Living on a small ranch east of Tombstone, Marcy J. Miller has the ideal location for writing about desert life and Arizona history.
It's Not a Cactus.
Visitors to my corner of the state, southeastern Arizona near the Mexican border, often have misconceptions about the plants here. For example, they expect to see saguaro cactus everywhere (and so, so many western films and even documentaries often contribute to this image). For the record, there aren't naturally-growing saguaro cactus within 30 miles of Tombstone, but you'll find plenty of old movies with Wyatt Earp riding against a saguaro-dotted skyline. Another misconception? That just about everything with thorns here is a cactus. Yucca, like ocotillo, are a shrub, but not a cactus. Yucca are succulents, but they are not cactus. Yucca do have stabby parts, but they don't break off easily into your legs like the spines on a true cactus like a cholla, prickly pear, or barrel cactus. Still, don't hug them. That'll leave a mark.
It's a Member of the Asparagus Family.
This is my favorite yucca trivia: Yucca plants are members of the asparagus family, asparagaceae. It seems so unlikely that these spiky, huge, exotic-looking plants have anything in common with the frilly, user-friendly garden asparagus. That is, until you take a close look at the fresh, new stalks as they shoot up in the spring and summer. Then the similarity is undeniable. Take a look at the photo above and you can easily see the resemblance.
Yucca do bear a close resemblance to agave plants and are, in fact, a member of the agavoideae subfamily of asparagaceae. As you might expect from such a strange and wonderful family, they share other unexpected cousins, from bluebells to spider plants to the ubiquitous sansevieria house plant, more commonly known as the handsome, yellow-accented Snake Plant.
Yucca isn't Yuca.
Oh, the difference a single "c" makes! Don't confuse "yucca" with "yuca." The yuca plant, cassava, that you may see in the produce aisle or on the ingredient list for pricey-but-delicious snack chips, is not related to our desert yucca. Yucca roots aren't palatable; yuca root, on the other hand, is considered a root vegetable, similar to a potato in use, and jam-packed with nutrition. The yucca root is not a tuber! It's an easy mistake to make on paper, but not when you're actually digging the yucca root. Midway through the sweat, blood, and tears involved (unless you're using a backhoe) you'll inevitably realize you're not digging a simple potato-like root vegetable.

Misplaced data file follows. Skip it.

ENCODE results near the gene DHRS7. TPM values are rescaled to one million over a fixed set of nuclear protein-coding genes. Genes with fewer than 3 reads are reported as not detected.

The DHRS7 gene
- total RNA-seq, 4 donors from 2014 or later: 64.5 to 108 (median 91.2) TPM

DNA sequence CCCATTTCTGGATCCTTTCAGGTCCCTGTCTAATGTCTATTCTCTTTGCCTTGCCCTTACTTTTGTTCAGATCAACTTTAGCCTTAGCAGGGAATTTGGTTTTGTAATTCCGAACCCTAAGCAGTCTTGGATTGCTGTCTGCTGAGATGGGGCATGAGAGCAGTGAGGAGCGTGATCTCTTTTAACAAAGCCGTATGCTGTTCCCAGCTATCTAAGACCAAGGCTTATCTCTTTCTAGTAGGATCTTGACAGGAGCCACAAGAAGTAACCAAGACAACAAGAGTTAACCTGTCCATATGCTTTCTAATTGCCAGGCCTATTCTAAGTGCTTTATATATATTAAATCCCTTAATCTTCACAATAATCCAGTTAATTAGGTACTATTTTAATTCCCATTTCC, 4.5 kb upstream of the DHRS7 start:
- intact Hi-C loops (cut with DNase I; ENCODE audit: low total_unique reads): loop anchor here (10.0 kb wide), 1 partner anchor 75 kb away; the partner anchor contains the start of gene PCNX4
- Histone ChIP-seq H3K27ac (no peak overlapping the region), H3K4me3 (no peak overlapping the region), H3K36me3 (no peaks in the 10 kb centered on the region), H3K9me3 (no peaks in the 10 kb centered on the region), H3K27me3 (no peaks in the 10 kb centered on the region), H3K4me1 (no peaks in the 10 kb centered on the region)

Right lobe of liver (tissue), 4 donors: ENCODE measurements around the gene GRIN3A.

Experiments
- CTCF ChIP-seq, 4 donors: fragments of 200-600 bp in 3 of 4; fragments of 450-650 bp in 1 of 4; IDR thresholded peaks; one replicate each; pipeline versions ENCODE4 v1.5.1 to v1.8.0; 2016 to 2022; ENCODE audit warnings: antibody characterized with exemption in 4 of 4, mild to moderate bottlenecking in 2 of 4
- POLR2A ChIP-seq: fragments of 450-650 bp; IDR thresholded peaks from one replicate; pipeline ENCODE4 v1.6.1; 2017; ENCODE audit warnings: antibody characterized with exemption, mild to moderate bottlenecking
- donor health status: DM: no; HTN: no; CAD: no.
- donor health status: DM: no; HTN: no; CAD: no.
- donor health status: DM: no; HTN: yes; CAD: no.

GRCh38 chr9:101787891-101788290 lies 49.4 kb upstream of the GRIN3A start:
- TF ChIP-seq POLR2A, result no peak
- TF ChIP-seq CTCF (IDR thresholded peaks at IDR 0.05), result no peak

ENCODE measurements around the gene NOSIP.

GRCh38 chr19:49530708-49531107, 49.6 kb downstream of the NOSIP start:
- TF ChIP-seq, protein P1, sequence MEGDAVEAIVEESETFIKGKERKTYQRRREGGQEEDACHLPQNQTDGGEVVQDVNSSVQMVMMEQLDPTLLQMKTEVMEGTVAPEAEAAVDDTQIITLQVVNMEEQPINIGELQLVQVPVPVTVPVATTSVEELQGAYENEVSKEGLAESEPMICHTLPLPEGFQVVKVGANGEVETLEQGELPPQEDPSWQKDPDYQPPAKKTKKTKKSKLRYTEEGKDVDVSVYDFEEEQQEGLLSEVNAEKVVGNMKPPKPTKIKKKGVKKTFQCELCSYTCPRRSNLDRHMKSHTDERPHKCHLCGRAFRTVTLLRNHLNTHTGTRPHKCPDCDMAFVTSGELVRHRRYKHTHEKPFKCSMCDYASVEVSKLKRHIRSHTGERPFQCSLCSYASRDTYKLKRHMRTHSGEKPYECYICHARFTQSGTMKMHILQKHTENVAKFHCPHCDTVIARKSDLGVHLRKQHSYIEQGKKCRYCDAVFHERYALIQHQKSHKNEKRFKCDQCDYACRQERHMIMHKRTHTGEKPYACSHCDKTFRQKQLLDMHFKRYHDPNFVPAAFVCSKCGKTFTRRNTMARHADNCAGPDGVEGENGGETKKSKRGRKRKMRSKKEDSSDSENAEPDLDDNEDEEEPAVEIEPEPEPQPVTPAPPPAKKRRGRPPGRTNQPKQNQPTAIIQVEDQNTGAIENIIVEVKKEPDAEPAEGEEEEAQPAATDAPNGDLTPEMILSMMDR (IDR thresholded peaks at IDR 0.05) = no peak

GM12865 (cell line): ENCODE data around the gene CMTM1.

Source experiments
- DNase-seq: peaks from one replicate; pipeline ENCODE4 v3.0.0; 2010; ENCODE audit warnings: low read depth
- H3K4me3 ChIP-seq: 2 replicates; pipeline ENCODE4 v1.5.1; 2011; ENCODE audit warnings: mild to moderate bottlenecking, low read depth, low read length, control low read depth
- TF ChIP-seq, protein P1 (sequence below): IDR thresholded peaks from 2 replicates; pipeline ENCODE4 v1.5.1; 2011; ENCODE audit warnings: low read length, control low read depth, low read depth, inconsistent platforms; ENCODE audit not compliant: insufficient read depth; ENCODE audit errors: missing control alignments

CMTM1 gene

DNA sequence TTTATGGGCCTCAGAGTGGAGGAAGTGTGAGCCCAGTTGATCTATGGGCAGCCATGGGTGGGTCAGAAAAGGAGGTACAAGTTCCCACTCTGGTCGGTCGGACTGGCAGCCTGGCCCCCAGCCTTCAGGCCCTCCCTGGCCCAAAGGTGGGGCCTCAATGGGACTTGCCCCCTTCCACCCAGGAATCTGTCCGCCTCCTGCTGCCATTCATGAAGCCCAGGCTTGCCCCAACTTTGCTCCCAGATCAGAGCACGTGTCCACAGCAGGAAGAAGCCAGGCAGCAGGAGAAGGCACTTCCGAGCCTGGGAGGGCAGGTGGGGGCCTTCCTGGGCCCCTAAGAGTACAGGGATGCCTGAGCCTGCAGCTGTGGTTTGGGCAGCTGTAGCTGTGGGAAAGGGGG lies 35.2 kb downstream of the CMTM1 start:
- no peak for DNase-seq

The Blossoms are Edible.
Fry them, sauté them, make a hash of them, or add them to an omelet: you can use yucca blossoms for a lovely, tasty addition to the dinner table. The internet abounds with recipes for the attractive blossom, and ethnic street markets feature them during the season. If you're not bold enough to cook them up, you can safely add them as a garnish to a dinner plate or cocktail. They'll definitely outshine that sprig of parsley for visual interest.
The Fiber is Used to Make Cords, Rope, and Baskets
You may already know that sisal, that wonderful multi-purpose cord used on cat trees, is made from agave fibers. Like its agave cousin, the yucca plant, too, produces useful natural fibers that can be crafted into cords. After harvesting and processing the fibers to remove the gummy substance (a soaking procedure called "retting"), the dried fibers can be hand-twisted into cords. The indigenous people of the southwest relied on the tough, durable fibers for this and for making stunning coiled baskets. For basket-weaving, the fibers need not be soaked (retted) but can be used green; they dry into an attractive light-green shade. White yucca, highly prized among the native people, dry into an ivory shade that makes a beautiful contrast to the darker green yucca fibers or darker-still devil's claw.